What advice do you have for other marketers or creatives who look up to you?
They wouldn’t hire you if they didn’t think you were smart – and slow down.
I talk about this very openly a lot, but I used to have really bad debilitating anxiety, and I felt the need to fill every silence, every moment of pause, everything with my own voice because I was afraid that people didn’t think I was smart, or I had to be defensive of my own skills or the concept that I created in my mind that people didn’t think I was worth my job.
No one said that to me, but I created that world inside my head, so I alienated some folks early in my career and bulldozed over a lot of opportunities because I would talk over people, or I would take possession of a project to show that I could versus letting the person who deserved the project have it.
[It’s about] giving space for collaboration or for someone to think of what they want to say… rather than speaking over them and then they don’t speak up again.
These are moments that I worked on a lot in therapy… of letting a conversation breathe, and not needing to control everything (and that’s something I’m still working on). It allows me to work on the things that I really want to work on versus everything, and it’s developed way better relationships with folks if they don’t think I’m trying to control them or control everything that I do.
It’s also been a lot less stressful when you’re not trying to control every conversation or manage every situation that you’re in, and you just allow people to exist, and to speak as slowly as they need to, and gather their thoughts. And it’s a healthy, regular conversation… you come across a lot more empathic.
Even though that wasn’t my intention to come across as abrasive, that’s what happened. I’m glad that I got here and that I’m a lot better at it. But I think early on, I would have had a lot less stress and anxiety than I created myself if I hadn’t created those aggressive situations for myself.
How do you wind down from very stressful days?
As soon as my work is done for the day – as long as I don’t have an end-of-day deadline or something I need to get out – when my workday is done, I turn work off. I basically don’t have work on my phone, so it’s not an issue, but I close all the tabs.
Post workday I like to start with food, maybe take a nap, or do something. I’ll work until 4:30 – at 4:30 I’m not working anymore.
Creating those really strict boundaries with myself has been really helpful because otherwise, you could accidentally end up working a lot later, and then you still don’t feel accomplished because you work later, but then maybe didn’t accomplish everything you wanted to. And it’s easy to spiral into feeling like you aren’t doing enough. So telling myself, I’m salaried and I get to work until this time means I’m done suffering at this time. I’m allowed to stop working.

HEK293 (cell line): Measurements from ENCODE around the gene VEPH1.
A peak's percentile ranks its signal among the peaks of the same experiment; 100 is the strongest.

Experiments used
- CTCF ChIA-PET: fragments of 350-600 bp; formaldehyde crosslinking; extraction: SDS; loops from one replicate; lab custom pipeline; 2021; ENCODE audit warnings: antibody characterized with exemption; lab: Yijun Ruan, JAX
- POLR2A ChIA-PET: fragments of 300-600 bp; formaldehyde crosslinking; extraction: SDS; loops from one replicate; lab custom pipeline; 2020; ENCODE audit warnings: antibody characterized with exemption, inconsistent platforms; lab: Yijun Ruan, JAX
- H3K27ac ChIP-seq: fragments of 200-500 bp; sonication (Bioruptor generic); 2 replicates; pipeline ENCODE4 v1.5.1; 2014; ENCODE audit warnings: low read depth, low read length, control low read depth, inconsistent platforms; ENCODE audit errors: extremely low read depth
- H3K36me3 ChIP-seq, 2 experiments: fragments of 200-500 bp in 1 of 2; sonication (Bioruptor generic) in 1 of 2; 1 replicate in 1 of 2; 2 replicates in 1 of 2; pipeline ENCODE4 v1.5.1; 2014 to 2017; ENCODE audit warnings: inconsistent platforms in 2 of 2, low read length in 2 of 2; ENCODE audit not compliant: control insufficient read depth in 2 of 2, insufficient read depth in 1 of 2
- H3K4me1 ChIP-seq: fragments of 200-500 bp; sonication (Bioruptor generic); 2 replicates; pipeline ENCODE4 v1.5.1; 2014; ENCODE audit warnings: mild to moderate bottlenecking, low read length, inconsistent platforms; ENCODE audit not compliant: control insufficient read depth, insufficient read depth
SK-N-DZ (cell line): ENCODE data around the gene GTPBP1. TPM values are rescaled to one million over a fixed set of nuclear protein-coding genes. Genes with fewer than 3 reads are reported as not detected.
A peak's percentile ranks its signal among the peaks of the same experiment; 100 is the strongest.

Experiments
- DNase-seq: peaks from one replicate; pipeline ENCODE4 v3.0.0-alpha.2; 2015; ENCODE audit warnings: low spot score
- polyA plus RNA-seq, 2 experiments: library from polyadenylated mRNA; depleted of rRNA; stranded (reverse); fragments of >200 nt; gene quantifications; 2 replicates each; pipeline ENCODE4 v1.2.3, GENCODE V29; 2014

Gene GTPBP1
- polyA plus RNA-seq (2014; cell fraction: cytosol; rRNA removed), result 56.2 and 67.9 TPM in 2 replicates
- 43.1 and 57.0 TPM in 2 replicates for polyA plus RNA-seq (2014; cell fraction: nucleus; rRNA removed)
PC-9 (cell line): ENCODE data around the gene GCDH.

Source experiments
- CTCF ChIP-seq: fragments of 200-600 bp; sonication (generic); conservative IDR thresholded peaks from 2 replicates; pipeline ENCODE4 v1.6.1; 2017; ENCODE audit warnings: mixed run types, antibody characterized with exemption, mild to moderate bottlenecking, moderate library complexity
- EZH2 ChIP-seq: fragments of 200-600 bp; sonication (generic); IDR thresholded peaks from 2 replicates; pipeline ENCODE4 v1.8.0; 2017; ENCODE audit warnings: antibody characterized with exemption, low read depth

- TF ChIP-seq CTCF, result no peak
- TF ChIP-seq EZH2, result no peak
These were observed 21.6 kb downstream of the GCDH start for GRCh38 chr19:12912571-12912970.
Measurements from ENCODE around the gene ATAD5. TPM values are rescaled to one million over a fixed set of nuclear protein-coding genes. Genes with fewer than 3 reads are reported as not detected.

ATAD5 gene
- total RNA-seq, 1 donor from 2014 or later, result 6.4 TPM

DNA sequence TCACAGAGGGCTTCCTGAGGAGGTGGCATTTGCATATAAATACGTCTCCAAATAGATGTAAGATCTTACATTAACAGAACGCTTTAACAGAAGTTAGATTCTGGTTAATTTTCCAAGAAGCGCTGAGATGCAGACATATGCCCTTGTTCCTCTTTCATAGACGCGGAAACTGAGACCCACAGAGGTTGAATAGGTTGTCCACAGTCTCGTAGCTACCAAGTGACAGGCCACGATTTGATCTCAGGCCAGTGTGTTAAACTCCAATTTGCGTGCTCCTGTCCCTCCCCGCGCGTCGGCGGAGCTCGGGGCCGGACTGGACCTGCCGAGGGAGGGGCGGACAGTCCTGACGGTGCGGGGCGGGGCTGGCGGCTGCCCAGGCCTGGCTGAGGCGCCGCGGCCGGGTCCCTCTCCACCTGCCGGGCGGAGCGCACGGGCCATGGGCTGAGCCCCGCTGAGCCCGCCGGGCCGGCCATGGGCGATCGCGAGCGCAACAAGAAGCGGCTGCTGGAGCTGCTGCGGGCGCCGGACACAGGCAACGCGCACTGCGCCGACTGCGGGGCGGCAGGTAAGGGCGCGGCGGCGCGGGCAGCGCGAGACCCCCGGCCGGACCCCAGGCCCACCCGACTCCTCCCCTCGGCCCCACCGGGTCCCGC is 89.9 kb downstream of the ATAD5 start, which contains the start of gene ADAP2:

And also getting myself outside time. When working from home, it’s really easy to forget that you have the ability to go outside because you’re not moving and are pretty much in the same area. I have a balcony, thankfully, and even if I have five minutes in between meetings, I’ll stand outside and just remember what fresh air feels like because that is so invigorating. You forget what it feels like.
And scheduling time for friends. That’s something that, especially folks with anxiety, if you experience burnout can forget, or you may feel like you’re too tired to see friends. But if you even schedule one thing a month, it does give you the energy to be around other people and to be around people that don’t have to talk about work. And you can just hang out with dogs or grab a drink or get coffee, but it’s something that does make you feel seen and comforted.
It’s something that I always regret leading up to it, and then I’m so happy I did afterward.
What are you excited about or looking forward to and this is completely open to your interpretation?
I’m new to Austin, [so I’m really excited about] this new evolution of me.
Every time we move or get a new job, or something new happens to us, we [don’t always] like to reinvent ourselves – but there’s a new evolution and growth, and it’s already been really exciting to see my personality evolve.
I’m a lot less introverted than I was a couple of years ago and I always used to introduce myself as introverted – and now I can’t really do that. I’m definitely a lot more introverted; I need time to myself – but it’s been really interesting seeing my personality shine in conversations, making new friendships, and this interesting time in my life, where I’m really proud of where I am, what I’m doing, what I’m discovering about myself, and even things like having to buy furniture and put together myself… just silly things like that have been really, really powerful for me to experience.
Want first access to more interviews with marketing leaders like this? Subscribe to Future of Marketing for weekly insights, updates, and strategies.